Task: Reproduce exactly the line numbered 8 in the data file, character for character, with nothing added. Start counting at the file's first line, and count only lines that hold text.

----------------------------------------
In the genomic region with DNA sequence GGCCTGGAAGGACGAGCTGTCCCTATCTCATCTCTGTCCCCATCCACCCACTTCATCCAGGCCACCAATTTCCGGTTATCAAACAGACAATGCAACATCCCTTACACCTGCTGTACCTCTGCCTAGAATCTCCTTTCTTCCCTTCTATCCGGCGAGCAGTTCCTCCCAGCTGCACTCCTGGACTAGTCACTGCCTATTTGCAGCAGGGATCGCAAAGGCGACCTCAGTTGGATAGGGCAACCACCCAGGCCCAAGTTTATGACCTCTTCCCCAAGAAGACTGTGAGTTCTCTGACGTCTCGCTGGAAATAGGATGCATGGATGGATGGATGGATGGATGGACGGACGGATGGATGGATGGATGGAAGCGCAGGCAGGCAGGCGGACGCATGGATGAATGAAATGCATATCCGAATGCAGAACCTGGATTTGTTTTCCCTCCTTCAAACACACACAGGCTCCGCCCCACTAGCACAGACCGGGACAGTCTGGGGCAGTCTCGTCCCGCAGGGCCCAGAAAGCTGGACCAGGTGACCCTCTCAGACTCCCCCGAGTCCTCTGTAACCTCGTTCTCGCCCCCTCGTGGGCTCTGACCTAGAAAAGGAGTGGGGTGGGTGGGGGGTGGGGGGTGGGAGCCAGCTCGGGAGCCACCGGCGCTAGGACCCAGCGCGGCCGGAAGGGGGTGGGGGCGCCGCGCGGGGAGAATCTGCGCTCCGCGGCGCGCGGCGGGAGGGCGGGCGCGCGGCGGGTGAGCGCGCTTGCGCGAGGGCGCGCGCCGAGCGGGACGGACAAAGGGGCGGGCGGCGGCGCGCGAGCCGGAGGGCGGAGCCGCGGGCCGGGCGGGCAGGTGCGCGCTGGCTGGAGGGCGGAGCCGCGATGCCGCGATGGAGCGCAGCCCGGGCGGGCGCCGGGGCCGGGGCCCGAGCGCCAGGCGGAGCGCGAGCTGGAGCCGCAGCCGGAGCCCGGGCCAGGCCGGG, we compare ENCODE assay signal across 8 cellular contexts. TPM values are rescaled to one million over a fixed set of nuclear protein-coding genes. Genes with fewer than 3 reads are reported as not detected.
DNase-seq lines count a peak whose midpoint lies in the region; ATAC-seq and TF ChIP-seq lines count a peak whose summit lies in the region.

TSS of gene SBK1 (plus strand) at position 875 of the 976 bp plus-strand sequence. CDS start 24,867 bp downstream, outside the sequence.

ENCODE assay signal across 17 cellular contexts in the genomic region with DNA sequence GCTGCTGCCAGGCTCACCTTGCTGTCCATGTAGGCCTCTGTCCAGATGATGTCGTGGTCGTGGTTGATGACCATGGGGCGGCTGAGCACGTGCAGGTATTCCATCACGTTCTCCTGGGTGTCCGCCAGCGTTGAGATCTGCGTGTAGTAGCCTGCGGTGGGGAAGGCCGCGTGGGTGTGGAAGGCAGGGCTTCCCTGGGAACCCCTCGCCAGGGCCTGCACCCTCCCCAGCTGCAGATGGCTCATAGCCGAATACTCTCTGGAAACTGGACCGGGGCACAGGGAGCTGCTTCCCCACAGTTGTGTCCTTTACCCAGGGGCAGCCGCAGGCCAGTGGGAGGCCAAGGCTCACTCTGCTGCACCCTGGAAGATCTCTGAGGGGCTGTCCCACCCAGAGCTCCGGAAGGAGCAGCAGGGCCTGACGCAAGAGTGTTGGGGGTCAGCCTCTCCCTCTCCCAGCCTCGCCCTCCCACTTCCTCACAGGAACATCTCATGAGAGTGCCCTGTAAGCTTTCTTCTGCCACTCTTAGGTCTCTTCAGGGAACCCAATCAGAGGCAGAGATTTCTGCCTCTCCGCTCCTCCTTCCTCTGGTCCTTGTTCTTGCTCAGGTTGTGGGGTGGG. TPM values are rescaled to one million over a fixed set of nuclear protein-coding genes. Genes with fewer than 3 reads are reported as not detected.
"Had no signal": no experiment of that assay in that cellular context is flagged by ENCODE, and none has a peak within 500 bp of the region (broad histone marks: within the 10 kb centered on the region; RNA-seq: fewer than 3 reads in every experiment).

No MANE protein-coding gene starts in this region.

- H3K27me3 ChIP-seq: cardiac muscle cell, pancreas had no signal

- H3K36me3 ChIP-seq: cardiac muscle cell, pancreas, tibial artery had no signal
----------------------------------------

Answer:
- H3K36me3 ChIP-seq: cardiac muscle cell, pancreas, tibial artery had no signal